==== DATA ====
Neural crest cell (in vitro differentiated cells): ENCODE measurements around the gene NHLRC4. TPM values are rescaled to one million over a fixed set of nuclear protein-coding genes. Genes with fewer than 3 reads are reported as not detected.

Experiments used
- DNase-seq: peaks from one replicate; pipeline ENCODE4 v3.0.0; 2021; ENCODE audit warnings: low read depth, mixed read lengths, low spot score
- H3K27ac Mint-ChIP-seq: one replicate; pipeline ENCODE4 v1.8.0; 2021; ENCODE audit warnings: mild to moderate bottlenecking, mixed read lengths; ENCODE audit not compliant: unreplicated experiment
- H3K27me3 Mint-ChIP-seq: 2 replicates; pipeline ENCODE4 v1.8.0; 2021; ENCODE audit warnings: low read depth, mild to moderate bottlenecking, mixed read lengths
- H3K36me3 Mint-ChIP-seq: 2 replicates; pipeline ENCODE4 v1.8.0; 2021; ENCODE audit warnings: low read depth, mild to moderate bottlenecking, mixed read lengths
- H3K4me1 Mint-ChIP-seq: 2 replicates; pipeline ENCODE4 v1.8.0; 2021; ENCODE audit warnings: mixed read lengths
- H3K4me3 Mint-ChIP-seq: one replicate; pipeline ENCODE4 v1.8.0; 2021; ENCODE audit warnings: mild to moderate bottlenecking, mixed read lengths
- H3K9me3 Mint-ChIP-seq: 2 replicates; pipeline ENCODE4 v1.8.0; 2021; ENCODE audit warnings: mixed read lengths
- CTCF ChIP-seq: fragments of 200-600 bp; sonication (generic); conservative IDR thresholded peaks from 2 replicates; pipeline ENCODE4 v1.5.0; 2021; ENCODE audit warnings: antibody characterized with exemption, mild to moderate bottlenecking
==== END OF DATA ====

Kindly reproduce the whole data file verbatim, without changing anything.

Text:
Neural crest cell (in vitro differentiated cells): ENCODE measurements around the gene NHLRC4. TPM values are rescaled to one million over a fixed set of nuclear protein-coding genes. Genes with fewer than 3 reads are reported as not detected.

Experiments used
- DNase-seq: peaks from one replicate; pipeline ENCODE4 v3.0.0; 2021; ENCODE audit warnings: low read depth, mixed read lengths, low spot score
- H3K27ac Mint-ChIP-seq: one replicate; pipeline ENCODE4 v1.8.0; 2021; ENCODE audit warnings: mild to moderate bottlenecking, mixed read lengths; ENCODE audit not compliant: unreplicated experiment
- H3K27me3 Mint-ChIP-seq: 2 replicates; pipeline ENCODE4 v1.8.0; 2021; ENCODE audit warnings: low read depth, mild to moderate bottlenecking, mixed read lengths
- H3K36me3 Mint-ChIP-seq: 2 replicates; pipeline ENCODE4 v1.8.0; 2021; ENCODE audit warnings: low read depth, mild to moderate bottlenecking, mixed read lengths
- H3K4me1 Mint-ChIP-seq: 2 replicates; pipeline ENCODE4 v1.8.0; 2021; ENCODE audit warnings: mixed read lengths
- H3K4me3 Mint-ChIP-seq: one replicate; pipeline ENCODE4 v1.8.0; 2021; ENCODE audit warnings: mild to moderate bottlenecking, mixed read lengths
- H3K9me3 Mint-ChIP-seq: 2 replicates; pipeline ENCODE4 v1.8.0; 2021; ENCODE audit warnings: mixed read lengths
- CTCF ChIP-seq: fragments of 200-600 bp; sonication (generic); conservative IDR thresholded peaks from 2 replicates; pipeline ENCODE4 v1.5.0; 2021; ENCODE audit warnings: antibody characterized with exemption, mild to moderate bottlenecking